Underpainting Loosely for Bold Paintings

A guest post by Annie O’Brien Gonzales

The following intuitive technique shows how underpainting loosely sets the stage for bold paintings. In my expressive painting workshops I am frequently asked how to stay “loose” when painting. To stay loose you need to start loose and stay “process-focused” not “product-focused.”

Materials:

  • fluid acrylic paint: three colors
  • squeegees and/or pieces of mat board in different sizes to use as scraping tools
  • painting surface (canvas, panel, or board)
  • mark-making tools (water soluble crayons, pencils, etc. whatever you have)
  • bucket of water & paper towels
  • your favorite music
AOG-Underpainting-Step-1

Find your favorite “feel-good” music—nothing sad or contemplative here—something that makes you want to dance and is definitely up-tempo! Crank up to your personal vibration. Lay out the canvas or panel on a flat surface that you won’t worry about splashing paint on.

Squeeze blobs of one color on the painting surface.

Squeeze blobs of one color on the painting surface.

Use a scraper to create bold swathes of color.

Use a scraper to create bold swathes of color.

Add blobs of two additional colors and use different sizes of scrapers to make random quick swatches of color.

Add blobs of two additional colors and use different sizes of scrapers to make random quick swatches of color.

Use a scraper or credit card to create bold swathes of color.

Use a scraper or credit card to create bold swathes of color.

Using mark-making tools, scribble and scratch adding random marks across the surface.

Using mark-making tools, scribble and scratch adding random marks across the surface.

Fling water randomly on the surface and scrape again or blot with paper towels to remove some paint. Continue until the surface is covered with paint, then stop, set aside and do another! This whole process should take about 10 minutes and be done in sync with the music. I recommend laying out several canvases or boards to create several underpaintings for a series of paintings.

Fling water randomly on the surface and scrape again or blot with paper towels to remove some paint. Continue until the surface is covered with paint, then stop, set aside and do another! This whole process should take about 10 minutes and be done in sync with the music. I recommend laying out several canvases or boards to create several underpaintings for a series of paintings.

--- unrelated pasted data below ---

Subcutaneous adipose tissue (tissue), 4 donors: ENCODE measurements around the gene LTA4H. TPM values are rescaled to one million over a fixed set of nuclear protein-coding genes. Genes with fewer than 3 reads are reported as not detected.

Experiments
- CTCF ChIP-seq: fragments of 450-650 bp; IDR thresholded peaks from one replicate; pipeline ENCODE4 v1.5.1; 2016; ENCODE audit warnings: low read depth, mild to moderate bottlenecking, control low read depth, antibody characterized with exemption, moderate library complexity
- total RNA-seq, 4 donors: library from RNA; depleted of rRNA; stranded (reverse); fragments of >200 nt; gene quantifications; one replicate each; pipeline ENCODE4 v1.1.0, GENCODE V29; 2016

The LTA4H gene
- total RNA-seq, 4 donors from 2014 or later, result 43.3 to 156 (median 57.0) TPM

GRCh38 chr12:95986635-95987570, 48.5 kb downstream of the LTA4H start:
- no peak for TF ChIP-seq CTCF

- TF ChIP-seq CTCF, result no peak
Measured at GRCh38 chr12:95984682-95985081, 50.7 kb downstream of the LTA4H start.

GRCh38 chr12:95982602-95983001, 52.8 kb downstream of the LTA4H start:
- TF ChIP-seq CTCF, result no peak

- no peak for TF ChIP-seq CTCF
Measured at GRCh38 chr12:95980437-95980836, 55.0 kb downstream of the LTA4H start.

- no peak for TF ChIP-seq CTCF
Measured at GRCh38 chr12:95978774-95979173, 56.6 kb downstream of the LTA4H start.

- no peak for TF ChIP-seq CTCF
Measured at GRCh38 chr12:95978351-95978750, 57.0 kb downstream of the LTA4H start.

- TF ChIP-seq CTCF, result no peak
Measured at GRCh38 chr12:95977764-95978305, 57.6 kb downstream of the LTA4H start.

Time for laying in the composition! I look for shapes in the underpainting which suggest objects (vases, flowers, etc.) and go with those as I build the composition.

Time for laying in the composition! I look for shapes in the underpainting which suggest objects (vases, flowers, etc.) and go with those as I build the composition.

 

Here is the finished painting.

Here is the finished painting.

Advice to readers: Underpaintings set the tone for the whole painting. Stay loose, don’t think or analyze, and stay in the moment. You will surprise yourself. Enjoy the process and carry that feeling forward as you paint.

 

Annie is a professional painter, teacher and author from Santa Fe, New Mexico. She paints colorful, expressive, still life, landscape and abstract paintings in acrylic, mixed media and oil. Her work is represented by galleries across the US, exhibits in juried shows, collected by art lovers, and recently included in a museum permanent collection. She teaches painting workshops across the country including at Ghost Ranch and at the Georgia O’Keeffe Museum. Her book Bold Expressive Painting: Painting Techniques for Still Lifes, Florals and Landscapes in Mixed Media will be published by North Light Books in February, 2016 and is now available for pre-order.

www.annieobriengonzales.com

E-mail: anniego@mac.com

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3 Responses to Underpainting Loosely for Bold Paintings

  1. AdrianK says:

    This is a wonderful book for mixed media painters. The introductory page states,” Paint in a Way that Makes You Happy”. Oh, my! Just what I have been looking for. There’s lots of technical info in the first chapters that are accompanied by beautiful photos and art. Just my kind of book!
    I crave visual information and feed on color and there’s plenty of that in this book. Annie gives you lots of ways to organize your artist self.
    I never have been able to create a step by step method that would give me predictable results. What I mean is, now I have a way to start. If I take the time to make a simple sketch, choose my palette of colors, get out papers for collage based on colors of the painting I plan to use, I’m less likely to get distracted along the way.
    I find this approach very liberating! Make a plan. Go step by step. Do it again.
    Eventually, doing all of this will feel natural and making art that I love will not feel so difficult.
    Thank you, Annie for sharing what you know. This is the only book I need next to me on my art table.

  2. cristyjones says:

    I have tried this,but mine was not so good as your’s.

  3. Oh my gosh . I love your painting . Thanks a lot for sharing.